As readers of this blog know, I am a fierce advocate for writing. While writing in advertising has fallen out of favor over the last two or three decades, and it's not unusual (in fact, it's usual) to hear CCOs and ECDs and account people and planners and media people and the cleaning crew that comes in at night and CMOs of Fortune 50 companies declare that, "no one reads," I refuse with the entirety of my heart to buy that assertion.
The very fact that this blog gets around 80,000 readers a week belies the notion of illiteracy. People ain't here for the centerfold. Or Mark Read featured in my annual swimsuit issue.
What's more, with some regularity, I create little all-type ads for my business, GeorgeCo., LLC, a Delaware Company. It happens with some regularity that these tiny little ad units get 50,000 or 100,000 views. These ads have no visuals, only type. Not because I hate visuals, but because my In-Design skills are rudimentary. I can create only the digital equivalent of the Lascaux cave drawings.
I remember many decades ago reading a short tribute to my then boss, the Hall of Fame art director Mike Tesch. Someone said in the piece something like, "Mike believes all marketing problems can be solved with a great :30 spot." His famous Federal Express spots demonstrated that, in spades.
And not long ago, in conversation with my friend, Rob Schwartz, who is quite high up the extension ladder at the TBWA\Chiat\Day assemblage of Agencies of the Year, told me that his ex-boss, Lee Clow, had the habit of saying something like, "when you find a great writer, hire her. There just aren't many of them."
Suffice to say, I believe in writing.
In the power of words to make a difference.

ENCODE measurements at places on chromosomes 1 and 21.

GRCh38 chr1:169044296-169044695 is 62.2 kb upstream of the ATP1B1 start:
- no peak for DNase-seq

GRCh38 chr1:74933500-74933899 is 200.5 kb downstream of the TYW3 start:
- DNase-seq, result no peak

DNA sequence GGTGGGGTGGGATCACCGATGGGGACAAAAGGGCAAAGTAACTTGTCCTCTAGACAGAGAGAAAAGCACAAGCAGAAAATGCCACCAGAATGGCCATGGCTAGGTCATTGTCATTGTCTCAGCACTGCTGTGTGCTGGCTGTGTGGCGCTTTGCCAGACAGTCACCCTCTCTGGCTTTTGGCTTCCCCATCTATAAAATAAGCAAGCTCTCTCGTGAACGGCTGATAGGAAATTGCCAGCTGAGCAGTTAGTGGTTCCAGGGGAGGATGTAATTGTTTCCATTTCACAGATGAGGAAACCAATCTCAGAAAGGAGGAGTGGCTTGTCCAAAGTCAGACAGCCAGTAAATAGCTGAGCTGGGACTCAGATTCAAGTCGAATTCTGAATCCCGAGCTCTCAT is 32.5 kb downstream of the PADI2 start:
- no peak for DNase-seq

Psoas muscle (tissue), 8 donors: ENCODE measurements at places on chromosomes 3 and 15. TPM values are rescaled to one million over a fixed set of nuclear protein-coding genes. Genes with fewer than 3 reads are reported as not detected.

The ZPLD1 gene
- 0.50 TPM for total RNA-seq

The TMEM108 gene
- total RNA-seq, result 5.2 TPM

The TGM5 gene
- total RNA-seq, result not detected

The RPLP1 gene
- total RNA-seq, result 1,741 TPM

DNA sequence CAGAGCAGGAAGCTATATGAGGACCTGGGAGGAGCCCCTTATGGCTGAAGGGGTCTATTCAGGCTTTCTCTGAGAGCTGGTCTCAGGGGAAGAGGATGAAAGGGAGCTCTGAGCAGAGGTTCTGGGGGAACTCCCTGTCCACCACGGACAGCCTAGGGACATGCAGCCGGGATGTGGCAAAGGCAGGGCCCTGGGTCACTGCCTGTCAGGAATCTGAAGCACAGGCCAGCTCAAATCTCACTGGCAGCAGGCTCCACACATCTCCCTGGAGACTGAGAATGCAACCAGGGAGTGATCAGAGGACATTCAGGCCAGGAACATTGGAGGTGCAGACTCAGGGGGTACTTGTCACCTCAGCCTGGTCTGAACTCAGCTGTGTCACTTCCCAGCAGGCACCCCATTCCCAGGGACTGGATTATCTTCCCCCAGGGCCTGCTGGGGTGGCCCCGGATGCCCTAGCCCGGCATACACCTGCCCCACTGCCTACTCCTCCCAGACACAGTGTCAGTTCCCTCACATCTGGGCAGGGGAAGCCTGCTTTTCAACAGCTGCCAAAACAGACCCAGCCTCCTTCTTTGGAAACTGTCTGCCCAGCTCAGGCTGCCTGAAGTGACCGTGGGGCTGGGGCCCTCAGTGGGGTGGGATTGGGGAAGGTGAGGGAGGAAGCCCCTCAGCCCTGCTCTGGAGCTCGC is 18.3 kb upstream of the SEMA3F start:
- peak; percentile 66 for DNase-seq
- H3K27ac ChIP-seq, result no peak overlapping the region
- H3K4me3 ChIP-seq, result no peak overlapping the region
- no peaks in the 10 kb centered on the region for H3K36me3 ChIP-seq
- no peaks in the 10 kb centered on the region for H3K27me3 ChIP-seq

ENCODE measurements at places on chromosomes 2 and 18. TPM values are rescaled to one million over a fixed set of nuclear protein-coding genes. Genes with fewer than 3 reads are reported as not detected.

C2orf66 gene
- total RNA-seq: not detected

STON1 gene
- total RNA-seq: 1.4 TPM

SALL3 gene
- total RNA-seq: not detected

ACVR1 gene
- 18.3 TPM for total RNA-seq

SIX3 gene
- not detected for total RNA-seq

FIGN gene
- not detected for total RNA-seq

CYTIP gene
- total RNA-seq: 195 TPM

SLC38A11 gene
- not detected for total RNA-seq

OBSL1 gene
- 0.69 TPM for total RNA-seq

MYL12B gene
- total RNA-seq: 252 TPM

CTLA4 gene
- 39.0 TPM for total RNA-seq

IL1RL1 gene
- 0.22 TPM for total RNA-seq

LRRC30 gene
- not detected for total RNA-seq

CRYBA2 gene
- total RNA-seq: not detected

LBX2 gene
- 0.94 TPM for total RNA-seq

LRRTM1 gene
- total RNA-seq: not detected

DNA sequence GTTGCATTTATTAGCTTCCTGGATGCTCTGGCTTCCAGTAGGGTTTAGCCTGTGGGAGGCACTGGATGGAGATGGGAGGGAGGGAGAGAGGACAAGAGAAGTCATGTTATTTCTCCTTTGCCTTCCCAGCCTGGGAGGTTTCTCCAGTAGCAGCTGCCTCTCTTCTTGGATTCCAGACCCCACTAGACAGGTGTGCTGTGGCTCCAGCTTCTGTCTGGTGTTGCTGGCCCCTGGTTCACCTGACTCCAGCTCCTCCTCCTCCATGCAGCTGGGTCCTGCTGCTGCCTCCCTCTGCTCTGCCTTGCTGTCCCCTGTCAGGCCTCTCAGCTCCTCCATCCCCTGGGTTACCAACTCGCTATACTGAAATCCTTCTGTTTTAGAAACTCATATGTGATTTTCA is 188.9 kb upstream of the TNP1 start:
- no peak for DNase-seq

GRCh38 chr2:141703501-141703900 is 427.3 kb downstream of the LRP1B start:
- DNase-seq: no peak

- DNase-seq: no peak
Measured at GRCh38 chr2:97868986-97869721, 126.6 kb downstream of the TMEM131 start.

In the power of simplifying complicated thoughts.
And reducing them epigrammatically so they, again in the words of Rob Schwartz, "live rent-free in our brains."
An ex-partner of mine used to say, "Everybody in advertising has a big butt." That is they say things like I'm saying here: "I believe in writing...but."
Yes, I believe in writing, but.
But most people do it badly and without thought, or worse, with too much thought.
Too much thought as in, "let's analyze a simple joke and poke and prod at it and wring it out and fold, spindle and mutilate it until it is a) no longer funny, or b) deemed somehow offensive, or c) so obvious as to be barbarous.
Somehow, we accept banalities. Half of LinkedIn and three-quarters of Twitter are retweeted platitudes that pass for wisdom. That's ok. We like that. Pablum becomes us. Bland doesn't offend. Pointed does.
For instance, if I wrote here this joke: "Did you hear about the pirate who got furious every time his ship floated away? He had Anchor Management issues," in short-order, I would get barbs from Pirates' Rights Advocates--"you're being unfair to an entire profession--some would say a societal cohort. What's next, will you make cannibal jokes? Not recognizing that regarding cannibalism pejoratively is a western, colonial construct steeped in religious imperialism?"
And then I would get attacked for mocking anger management. Yes, it is a serious problem for many--and I shouldn't deride it.
There's too much of shit like the above everywhere.
Lighten the fuck up.
Finally, there is the too much writing of how people describe their jobs. Recently, I got a connection request on LinkedIn from someone whose appellation was listed as a "Growth Marketer."
It pushed me back in my Herman Miller and led to this long-winded blogpost.
Growth Marketer raises more questions than it answers.
1. Are they marketers whose job it is to preside over shrinkage? "My award-winning staff and I are charged with decreasing sales between 1.5 percent and 2.25 percent every year. We've had some slight setbacks lately, but we are working hard on reversing them into large setbacks."
2. Are they marketers of yeast or tumors or other kinds of growth, like pimples, boils, skin tags and belly fat.
If you're a marketer, just be a marketer.
Assume people know you're in it for growth.